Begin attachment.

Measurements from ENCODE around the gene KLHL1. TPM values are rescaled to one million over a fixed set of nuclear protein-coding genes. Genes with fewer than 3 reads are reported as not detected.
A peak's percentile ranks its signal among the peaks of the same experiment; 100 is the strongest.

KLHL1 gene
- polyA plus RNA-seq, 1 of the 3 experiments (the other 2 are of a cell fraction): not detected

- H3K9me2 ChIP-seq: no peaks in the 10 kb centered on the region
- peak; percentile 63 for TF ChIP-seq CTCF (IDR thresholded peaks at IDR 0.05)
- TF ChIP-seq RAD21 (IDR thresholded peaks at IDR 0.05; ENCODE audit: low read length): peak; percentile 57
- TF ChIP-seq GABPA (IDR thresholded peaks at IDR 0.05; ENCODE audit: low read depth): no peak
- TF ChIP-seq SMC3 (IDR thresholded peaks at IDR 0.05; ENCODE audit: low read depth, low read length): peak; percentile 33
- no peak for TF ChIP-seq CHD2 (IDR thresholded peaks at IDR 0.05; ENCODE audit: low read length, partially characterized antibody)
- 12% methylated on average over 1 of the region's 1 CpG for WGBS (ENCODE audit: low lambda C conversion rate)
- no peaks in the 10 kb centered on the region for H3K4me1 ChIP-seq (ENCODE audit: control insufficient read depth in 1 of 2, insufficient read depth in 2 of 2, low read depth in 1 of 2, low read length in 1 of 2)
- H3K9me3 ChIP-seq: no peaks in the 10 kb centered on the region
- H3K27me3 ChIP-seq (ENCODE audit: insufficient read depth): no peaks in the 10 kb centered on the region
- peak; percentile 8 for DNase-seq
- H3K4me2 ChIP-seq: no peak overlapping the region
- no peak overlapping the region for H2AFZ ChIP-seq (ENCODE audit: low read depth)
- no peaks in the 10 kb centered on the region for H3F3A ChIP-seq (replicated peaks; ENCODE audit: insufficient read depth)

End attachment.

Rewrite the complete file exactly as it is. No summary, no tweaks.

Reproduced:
Measurements from ENCODE around the gene KLHL1. TPM values are rescaled to one million over a fixed set of nuclear protein-coding genes. Genes with fewer than 3 reads are reported as not detected.
A peak's percentile ranks its signal among the peaks of the same experiment; 100 is the strongest.

KLHL1 gene
- polyA plus RNA-seq, 1 of the 3 experiments (the other 2 are of a cell fraction): not detected

- H3K9me2 ChIP-seq: no peaks in the 10 kb centered on the region
- peak; percentile 63 for TF ChIP-seq CTCF (IDR thresholded peaks at IDR 0.05)
- TF ChIP-seq RAD21 (IDR thresholded peaks at IDR 0.05; ENCODE audit: low read length): peak; percentile 57
- TF ChIP-seq GABPA (IDR thresholded peaks at IDR 0.05; ENCODE audit: low read depth): no peak
- TF ChIP-seq SMC3 (IDR thresholded peaks at IDR 0.05; ENCODE audit: low read depth, low read length): peak; percentile 33
- no peak for TF ChIP-seq CHD2 (IDR thresholded peaks at IDR 0.05; ENCODE audit: low read length, partially characterized antibody)
- 12% methylated on average over 1 of the region's 1 CpG for WGBS (ENCODE audit: low lambda C conversion rate)
- no peaks in the 10 kb centered on the region for H3K4me1 ChIP-seq (ENCODE audit: control insufficient read depth in 1 of 2, insufficient read depth in 2 of 2, low read depth in 1 of 2, low read length in 1 of 2)
- H3K9me3 ChIP-seq: no peaks in the 10 kb centered on the region
- H3K27me3 ChIP-seq (ENCODE audit: insufficient read depth): no peaks in the 10 kb centered on the region
- peak; percentile 8 for DNase-seq
- H3K4me2 ChIP-seq: no peak overlapping the region
- no peak overlapping the region for H2AFZ ChIP-seq (ENCODE audit: low read depth)
- no peaks in the 10 kb centered on the region for H3F3A ChIP-seq (replicated peaks; ENCODE audit: insufficient read depth)